Video services

Comcast Denies It's Prioritizing Xbox Video

Comcast Corp. (Nasdaq: CMCSA, CMCSK) Chief Technology Officer Tony Werner took to the company's blog Tuesday to deny that the MSO is prioritizing video traffic that it's sending via IP to the Xbox 360 game console or violating network neutrality rules in any way.

"Specifically, we provision a separate, additional bandwidth flow into the home for the use of this service -- above and beyond, and distinct from, the bandwidth a customer has for his or her regular Internet access service," Werner wrote.

Werner's explanation is in response to recent speculation that the MSO may be favoring packets for its Xfinity TV app for the gaming console by tagging them with Differentiated Services Code Point (DSCP) markings. The new details are also coming out as Comcast continues to get heat from Netflix Inc. (Nasdaq: NFLX) because Xfinity TV video-on-demand (VoD) traffic to the Xbox 360 is exempt from the MSO's monthly 250-Gigabyte Internet consumption cap while traffic from over-the-top apps (like Netflix, of course) are not. Comcast's Xfinity TV app for the iPad uses the public Internet and is therefore subject to the cap. (See Netflix Cranks Up the Net Neutrality Heat , Netflix CEO Keeps Whining About Comcast, Comcast Won't Cap Xbox 360 Streaming and Comcast Draws the Line at 250GB.)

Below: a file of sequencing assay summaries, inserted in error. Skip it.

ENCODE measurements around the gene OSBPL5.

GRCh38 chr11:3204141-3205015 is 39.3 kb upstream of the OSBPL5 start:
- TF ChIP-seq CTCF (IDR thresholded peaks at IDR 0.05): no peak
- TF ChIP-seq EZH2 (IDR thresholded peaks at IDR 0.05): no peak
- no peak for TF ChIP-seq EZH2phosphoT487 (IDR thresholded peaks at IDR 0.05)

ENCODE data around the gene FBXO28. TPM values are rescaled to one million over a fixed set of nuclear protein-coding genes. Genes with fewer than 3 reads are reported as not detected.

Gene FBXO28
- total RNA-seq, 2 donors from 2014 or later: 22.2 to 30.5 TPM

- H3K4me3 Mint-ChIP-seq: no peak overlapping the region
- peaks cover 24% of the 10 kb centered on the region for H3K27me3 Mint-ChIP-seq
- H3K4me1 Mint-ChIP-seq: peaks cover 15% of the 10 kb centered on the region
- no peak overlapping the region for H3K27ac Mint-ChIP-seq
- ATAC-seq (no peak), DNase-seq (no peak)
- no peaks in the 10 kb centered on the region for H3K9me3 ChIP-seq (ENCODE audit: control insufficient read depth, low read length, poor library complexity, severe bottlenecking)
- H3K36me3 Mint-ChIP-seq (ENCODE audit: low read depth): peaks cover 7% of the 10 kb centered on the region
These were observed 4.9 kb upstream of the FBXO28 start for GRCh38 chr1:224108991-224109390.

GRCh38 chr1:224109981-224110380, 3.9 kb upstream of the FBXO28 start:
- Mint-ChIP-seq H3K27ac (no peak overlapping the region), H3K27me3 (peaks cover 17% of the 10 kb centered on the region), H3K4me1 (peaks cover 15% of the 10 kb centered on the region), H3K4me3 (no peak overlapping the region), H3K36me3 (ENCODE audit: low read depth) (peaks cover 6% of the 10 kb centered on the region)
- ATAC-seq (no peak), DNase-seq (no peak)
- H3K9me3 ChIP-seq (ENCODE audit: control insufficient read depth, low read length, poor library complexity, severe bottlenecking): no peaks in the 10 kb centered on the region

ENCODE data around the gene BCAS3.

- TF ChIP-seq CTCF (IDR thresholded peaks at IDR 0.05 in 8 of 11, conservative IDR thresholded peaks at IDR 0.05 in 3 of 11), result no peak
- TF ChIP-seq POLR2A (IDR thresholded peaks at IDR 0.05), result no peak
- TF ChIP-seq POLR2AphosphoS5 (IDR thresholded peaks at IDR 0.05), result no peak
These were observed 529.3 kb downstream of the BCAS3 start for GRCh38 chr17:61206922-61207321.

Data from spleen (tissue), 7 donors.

Criticism of the policy is coming at an important time, because Comcast and other U.S. MSOs are just now starting to migrate some of their managed video services to IP.

Werner acknowledged that DSCP can be used to prioritize packets but said that's not how Comcast is using the technology.